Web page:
Fifty-five years ago, as I became interested in smallpox, I was told repeatedly that “herd immunity” for the infectious disease would be achieved when 80% of a population was immune, either from vaccination or surviving the infection.
That turned out not to be the case then, and a herd immunity approach is likely to be inadequate now in the battle against the novel coronavirus.
The current discussions of herd immunity often concern hypothetical possibilities and are not based on evidence. Even when science-based discourse is presented, it is often one dimensional.
The discussions provide an immune percentage that supposedly gives the point at which natural transmission will cease. The crucial feature is how many susceptible people are in a given area. No herd immunity figure is meaningful without population density, plus information on the frequency and types of contacts between people.
The campaign to eradicate smallpox provided real-life experience demonstrating the inadequacy of herd immunity as a concept or valid target. The vaccine was highly effective, inexpensive and easily administered, with more than 95% of those vaccinated developing decades-long or even lifetime immunity.
Reaching that level seemed an achievable goal. Successful smallpox immunization does not require a laboratory test. Simply looking at the vaccination site a week or two later will confirm a local infection, which, based on many studies, confirmed the person had achieved immunity to smallpox.
The World Health Organization approach to smallpox eradication in 1967 was to have one or two mass campaigns to attain herd immunity in large geographic areas, followed by a second strategy of outbreak containment in any remaining areas of infection.
In 1967, we vaccinated the city of Abakaliki in Nigeria. Subsequent evaluation confirmed that more than 90% of the population had been successfully vaccinated, exceeding the herd immunity anticipated threshold. Yet weeks later the city suffered a smallpox outbreak. Even 90% coverage with a highly protective vaccine proved insufficient.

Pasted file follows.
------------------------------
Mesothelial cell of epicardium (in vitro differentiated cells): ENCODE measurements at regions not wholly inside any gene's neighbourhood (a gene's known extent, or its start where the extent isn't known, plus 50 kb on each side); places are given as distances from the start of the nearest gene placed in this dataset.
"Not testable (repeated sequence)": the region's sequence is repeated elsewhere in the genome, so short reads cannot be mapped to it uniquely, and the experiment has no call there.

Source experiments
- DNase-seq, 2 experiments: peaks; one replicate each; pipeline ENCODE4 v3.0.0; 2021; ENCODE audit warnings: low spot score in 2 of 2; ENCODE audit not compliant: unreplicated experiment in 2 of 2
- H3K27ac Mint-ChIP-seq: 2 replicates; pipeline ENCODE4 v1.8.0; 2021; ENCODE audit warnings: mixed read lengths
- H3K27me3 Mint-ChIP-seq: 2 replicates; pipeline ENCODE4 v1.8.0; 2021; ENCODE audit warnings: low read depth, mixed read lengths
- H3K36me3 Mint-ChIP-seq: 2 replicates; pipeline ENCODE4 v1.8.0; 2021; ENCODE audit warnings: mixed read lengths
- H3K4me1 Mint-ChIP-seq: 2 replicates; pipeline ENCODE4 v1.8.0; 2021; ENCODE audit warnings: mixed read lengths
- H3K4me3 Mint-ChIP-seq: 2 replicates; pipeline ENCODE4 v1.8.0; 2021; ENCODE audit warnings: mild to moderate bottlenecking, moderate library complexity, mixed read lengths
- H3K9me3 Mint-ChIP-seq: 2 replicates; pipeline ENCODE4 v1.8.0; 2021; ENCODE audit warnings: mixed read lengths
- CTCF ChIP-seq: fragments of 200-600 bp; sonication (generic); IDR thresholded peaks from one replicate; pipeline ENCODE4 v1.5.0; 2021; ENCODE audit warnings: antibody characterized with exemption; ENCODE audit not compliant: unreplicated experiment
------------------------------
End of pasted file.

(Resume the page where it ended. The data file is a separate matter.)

About the same time, a temporary shortage of vaccine caused us to limit vaccinations in one outbreak. We identified contacts of the smallpox cases and were so successful that the outbreak ended with only 7% of the population vaccinated. Dropping the idea of herd immunity as the target, an approach ingrained in public health thinking at the time, allowed a fresh and innovative approach. The absence of smallpox was now the goal.
This experience suggested WHO could simply eliminate the first half of the strategy (mass vaccination to achieve herd immunity) and go directly to the second half of the strategy, attacking the virus directly using search and containment tactics.
Learn from work in India
In 1973, this approach was tried in India. For more than a century, the objective of smallpox programs in India had been to try for herd immunity. Experts from around the world would gather to review plans for each new campaign, and the advice was always concentrated on how to achieve 80% herd immunity.
At the end of each campaign, the evaluators reached the same conclusion: Smallpox rates had not declined, and the 80% target had not been achieved. The penultimate campaign plans were reviewed by leading global experts, who recommended changing the objective to 100% vaccination coverage. How such outside experts could suggest that the failure to achieve 80% coverage required an even higher unreachable goal is a mystery.
The African approach was inaugurated in India with a major surprise. A village-by-village search for cases was started during the low smallpox transmission season, to get search experience. In six days, searchers found 10,000 new cases of smallpox in only two states. That overwhelmed the response system.
Six months were required to adapt the search and containment strategy to Indian conditions, but in May 1975, 12 months after the system was in place, the entirety of India had gone from the highest rates of smallpox in decades to zero, one of the most gratifying years in global health history.
Vaccines are only part of the solution
Those who advocate a herd immunity approach for controlling the coronavirus have not studied the lessons of the past. It is not likely that coronavirus vaccines will be as effective as smallpox vaccine. It is not likely that the duration of immunity will be as solid and lengthy as with smallpox. It will not be as easy to confirm vaccine immunity as was the case with smallpox.
Herd immunity turned out to be an ineffective strategy even for smallpox. Suggesting such a losing strategy for coronavirus is to ask for more suffering, more deaths and more social disruption.
Such a program would prove wrong those who said our current program couldn’t get worse.
Dr. William Foege, a professor of international health at Emory University, worked in the successful campaign to eradicate smallpox. He is a former director of the Centers for Disease Control and Prevention.
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This article originally appeared on USA TODAY: 'Herd immunity' to fight COVID-19 is losing strategy: ex-CDC director